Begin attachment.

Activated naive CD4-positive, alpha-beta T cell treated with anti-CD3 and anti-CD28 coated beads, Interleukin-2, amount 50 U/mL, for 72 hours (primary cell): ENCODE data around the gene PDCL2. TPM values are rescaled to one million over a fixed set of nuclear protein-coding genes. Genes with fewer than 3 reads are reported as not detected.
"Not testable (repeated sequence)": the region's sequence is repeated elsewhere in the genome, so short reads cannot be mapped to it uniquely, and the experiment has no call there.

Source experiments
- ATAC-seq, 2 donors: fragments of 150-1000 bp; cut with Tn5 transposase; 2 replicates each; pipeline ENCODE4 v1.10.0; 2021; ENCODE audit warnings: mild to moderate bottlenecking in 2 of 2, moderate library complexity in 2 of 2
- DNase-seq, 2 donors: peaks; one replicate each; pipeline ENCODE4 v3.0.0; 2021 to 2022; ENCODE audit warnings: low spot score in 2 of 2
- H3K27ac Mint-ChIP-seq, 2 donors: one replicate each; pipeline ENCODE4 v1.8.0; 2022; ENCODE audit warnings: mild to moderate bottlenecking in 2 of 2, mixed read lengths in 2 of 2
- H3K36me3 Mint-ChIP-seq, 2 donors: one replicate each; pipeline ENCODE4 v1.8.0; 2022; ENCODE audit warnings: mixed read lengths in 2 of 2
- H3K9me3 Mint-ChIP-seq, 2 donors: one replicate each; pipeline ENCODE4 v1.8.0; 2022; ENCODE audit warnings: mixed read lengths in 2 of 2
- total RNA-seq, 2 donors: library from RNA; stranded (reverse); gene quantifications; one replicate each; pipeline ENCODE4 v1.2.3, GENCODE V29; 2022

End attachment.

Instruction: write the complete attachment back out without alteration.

Activated naive CD4-positive, alpha-beta T cell treated with anti-CD3 and anti-CD28 coated beads, Interleukin-2, amount 50 U/mL, for 72 hours (primary cell): ENCODE data around the gene PDCL2. TPM values are rescaled to one million over a fixed set of nuclear protein-coding genes. Genes with fewer than 3 reads are reported as not detected.
"Not testable (repeated sequence)": the region's sequence is repeated elsewhere in the genome, so short reads cannot be mapped to it uniquely, and the experiment has no call there.

Source experiments
- ATAC-seq, 2 donors: fragments of 150-1000 bp; cut with Tn5 transposase; 2 replicates each; pipeline ENCODE4 v1.10.0; 2021; ENCODE audit warnings: mild to moderate bottlenecking in 2 of 2, moderate library complexity in 2 of 2
- DNase-seq, 2 donors: peaks; one replicate each; pipeline ENCODE4 v3.0.0; 2021 to 2022; ENCODE audit warnings: low spot score in 2 of 2
- H3K27ac Mint-ChIP-seq, 2 donors: one replicate each; pipeline ENCODE4 v1.8.0; 2022; ENCODE audit warnings: mild to moderate bottlenecking in 2 of 2, mixed read lengths in 2 of 2
- H3K36me3 Mint-ChIP-seq, 2 donors: one replicate each; pipeline ENCODE4 v1.8.0; 2022; ENCODE audit warnings: mixed read lengths in 2 of 2
- H3K9me3 Mint-ChIP-seq, 2 donors: one replicate each; pipeline ENCODE4 v1.8.0; 2022; ENCODE audit warnings: mixed read lengths in 2 of 2
- total RNA-seq, 2 donors: library from RNA; stranded (reverse); gene quantifications; one replicate each; pipeline ENCODE4 v1.2.3, GENCODE V29; 2022